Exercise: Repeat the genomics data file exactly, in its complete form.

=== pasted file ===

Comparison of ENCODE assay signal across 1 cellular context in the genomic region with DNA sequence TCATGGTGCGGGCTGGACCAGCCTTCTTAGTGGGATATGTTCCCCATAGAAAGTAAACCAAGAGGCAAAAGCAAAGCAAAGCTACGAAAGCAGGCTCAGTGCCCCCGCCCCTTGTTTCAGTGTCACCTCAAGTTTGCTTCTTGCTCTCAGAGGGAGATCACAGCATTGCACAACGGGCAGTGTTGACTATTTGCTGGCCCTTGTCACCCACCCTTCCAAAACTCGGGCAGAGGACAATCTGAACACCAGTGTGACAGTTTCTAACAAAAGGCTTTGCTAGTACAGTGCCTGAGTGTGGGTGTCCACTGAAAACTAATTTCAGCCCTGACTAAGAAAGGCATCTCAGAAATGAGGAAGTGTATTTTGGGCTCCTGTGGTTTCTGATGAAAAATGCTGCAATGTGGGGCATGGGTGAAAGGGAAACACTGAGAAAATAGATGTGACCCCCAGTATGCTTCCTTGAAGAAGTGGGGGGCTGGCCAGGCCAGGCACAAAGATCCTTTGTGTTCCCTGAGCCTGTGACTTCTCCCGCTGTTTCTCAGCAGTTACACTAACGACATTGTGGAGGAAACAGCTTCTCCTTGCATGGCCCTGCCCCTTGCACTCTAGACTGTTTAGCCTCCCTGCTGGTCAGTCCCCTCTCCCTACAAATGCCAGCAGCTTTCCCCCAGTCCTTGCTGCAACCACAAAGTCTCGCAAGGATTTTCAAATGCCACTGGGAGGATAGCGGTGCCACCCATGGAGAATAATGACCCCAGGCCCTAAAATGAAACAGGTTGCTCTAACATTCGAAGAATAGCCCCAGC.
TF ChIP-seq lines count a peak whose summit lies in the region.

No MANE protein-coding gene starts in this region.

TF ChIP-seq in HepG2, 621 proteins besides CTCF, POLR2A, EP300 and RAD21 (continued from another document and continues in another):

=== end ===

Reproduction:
Comparison of ENCODE assay signal across 1 cellular context in the genomic region with DNA sequence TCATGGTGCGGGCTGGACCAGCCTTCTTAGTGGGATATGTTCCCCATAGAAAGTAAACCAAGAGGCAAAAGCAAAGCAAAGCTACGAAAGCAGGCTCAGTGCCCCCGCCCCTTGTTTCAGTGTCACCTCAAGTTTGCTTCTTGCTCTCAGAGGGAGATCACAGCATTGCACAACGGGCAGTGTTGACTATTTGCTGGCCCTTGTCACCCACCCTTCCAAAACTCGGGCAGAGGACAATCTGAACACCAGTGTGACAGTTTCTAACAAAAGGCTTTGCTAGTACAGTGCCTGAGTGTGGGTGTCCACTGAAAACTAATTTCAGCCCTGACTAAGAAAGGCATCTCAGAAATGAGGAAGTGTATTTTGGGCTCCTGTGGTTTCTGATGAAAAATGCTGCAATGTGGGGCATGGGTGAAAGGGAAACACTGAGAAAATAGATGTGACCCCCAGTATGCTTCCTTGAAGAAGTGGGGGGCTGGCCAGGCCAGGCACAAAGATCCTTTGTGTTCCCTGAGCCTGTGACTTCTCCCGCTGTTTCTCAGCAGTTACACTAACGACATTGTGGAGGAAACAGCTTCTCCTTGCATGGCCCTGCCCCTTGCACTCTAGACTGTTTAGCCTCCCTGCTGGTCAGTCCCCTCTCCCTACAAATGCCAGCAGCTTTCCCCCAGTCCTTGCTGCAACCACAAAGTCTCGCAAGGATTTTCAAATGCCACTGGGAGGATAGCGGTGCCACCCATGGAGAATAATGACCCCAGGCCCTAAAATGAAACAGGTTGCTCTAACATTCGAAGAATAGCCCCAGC.
TF ChIP-seq lines count a peak whose summit lies in the region.

No MANE protein-coding gene starts in this region.

TF ChIP-seq in HepG2, 621 proteins besides CTCF, POLR2A, EP300 and RAD21 (continued from another document and continues in another):